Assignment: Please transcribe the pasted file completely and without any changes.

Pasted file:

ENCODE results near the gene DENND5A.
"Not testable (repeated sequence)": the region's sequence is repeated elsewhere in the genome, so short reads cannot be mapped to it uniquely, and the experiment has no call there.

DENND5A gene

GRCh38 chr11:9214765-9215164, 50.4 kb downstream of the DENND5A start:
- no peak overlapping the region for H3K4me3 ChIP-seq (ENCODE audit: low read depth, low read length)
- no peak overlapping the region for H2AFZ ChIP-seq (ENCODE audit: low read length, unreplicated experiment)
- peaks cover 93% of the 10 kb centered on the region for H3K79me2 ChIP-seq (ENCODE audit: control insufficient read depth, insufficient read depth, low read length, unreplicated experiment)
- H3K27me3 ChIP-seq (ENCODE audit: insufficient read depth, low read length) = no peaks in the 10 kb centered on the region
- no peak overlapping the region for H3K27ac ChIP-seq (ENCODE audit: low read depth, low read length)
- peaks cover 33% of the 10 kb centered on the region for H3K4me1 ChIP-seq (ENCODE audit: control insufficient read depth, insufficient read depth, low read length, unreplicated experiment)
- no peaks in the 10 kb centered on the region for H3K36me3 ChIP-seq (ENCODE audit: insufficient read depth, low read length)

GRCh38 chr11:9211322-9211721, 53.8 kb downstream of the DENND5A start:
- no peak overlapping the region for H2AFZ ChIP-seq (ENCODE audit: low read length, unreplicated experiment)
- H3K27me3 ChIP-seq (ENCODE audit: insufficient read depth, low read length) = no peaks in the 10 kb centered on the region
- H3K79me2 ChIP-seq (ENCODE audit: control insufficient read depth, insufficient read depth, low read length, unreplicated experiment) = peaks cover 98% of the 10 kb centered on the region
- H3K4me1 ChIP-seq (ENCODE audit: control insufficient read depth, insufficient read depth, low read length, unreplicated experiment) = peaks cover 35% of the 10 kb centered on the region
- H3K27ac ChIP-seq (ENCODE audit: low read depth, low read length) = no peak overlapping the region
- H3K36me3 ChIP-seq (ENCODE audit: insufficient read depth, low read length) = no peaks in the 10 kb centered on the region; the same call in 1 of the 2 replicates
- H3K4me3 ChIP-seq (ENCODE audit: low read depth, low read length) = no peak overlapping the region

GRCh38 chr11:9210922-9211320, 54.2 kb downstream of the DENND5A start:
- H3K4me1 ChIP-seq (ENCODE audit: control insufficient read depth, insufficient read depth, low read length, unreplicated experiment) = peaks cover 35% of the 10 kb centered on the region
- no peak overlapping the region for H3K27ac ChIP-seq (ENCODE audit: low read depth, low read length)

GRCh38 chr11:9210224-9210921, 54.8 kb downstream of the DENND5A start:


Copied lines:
ENCODE results near the gene DENND5A.
"Not testable (repeated sequence)": the region's sequence is repeated elsewhere in the genome, so short reads cannot be mapped to it uniquely, and the experiment has no call there.

DENND5A gene

GRCh38 chr11:9214765-9215164, 50.4 kb downstream of the DENND5A start:
- no peak overlapping the region for H3K4me3 ChIP-seq (ENCODE audit: low read depth, low read length)
- no peak overlapping the region for H2AFZ ChIP-seq (ENCODE audit: low read length, unreplicated experiment)
- peaks cover 93% of the 10 kb centered on the region for H3K79me2 ChIP-seq (ENCODE audit: control insufficient read depth, insufficient read depth, low read length, unreplicated experiment)
- H3K27me3 ChIP-seq (ENCODE audit: insufficient read depth, low read length) = no peaks in the 10 kb centered on the region
- no peak overlapping the region for H3K27ac ChIP-seq (ENCODE audit: low read depth, low read length)
- peaks cover 33% of the 10 kb centered on the region for H3K4me1 ChIP-seq (ENCODE audit: control insufficient read depth, insufficient read depth, low read length, unreplicated experiment)
- no peaks in the 10 kb centered on the region for H3K36me3 ChIP-seq (ENCODE audit: insufficient read depth, low read length)

GRCh38 chr11:9211322-9211721, 53.8 kb downstream of the DENND5A start:
- no peak overlapping the region for H2AFZ ChIP-seq (ENCODE audit: low read length, unreplicated experiment)
- H3K27me3 ChIP-seq (ENCODE audit: insufficient read depth, low read length) = no peaks in the 10 kb centered on the region
- H3K79me2 ChIP-seq (ENCODE audit: control insufficient read depth, insufficient read depth, low read length, unreplicated experiment) = peaks cover 98% of the 10 kb centered on the region
- H3K4me1 ChIP-seq (ENCODE audit: control insufficient read depth, insufficient read depth, low read length, unreplicated experiment) = peaks cover 35% of the 10 kb centered on the region
- H3K27ac ChIP-seq (ENCODE audit: low read depth, low read length) = no peak overlapping the region
- H3K36me3 ChIP-seq (ENCODE audit: insufficient read depth, low read length) = no peaks in the 10 kb centered on the region; the same call in 1 of the 2 replicates
- H3K4me3 ChIP-seq (ENCODE audit: low read depth, low read length) = no peak overlapping the region

GRCh38 chr11:9210922-9211320, 54.2 kb downstream of the DENND5A start:
- H3K4me1 ChIP-seq (ENCODE audit: control insufficient read depth, insufficient read depth, low read length, unreplicated experiment) = peaks cover 35% of the 10 kb centered on the region
- no peak overlapping the region for H3K27ac ChIP-seq (ENCODE audit: low read depth, low read length)

GRCh38 chr11:9210224-9210921, 54.8 kb downstream of the DENND5A start: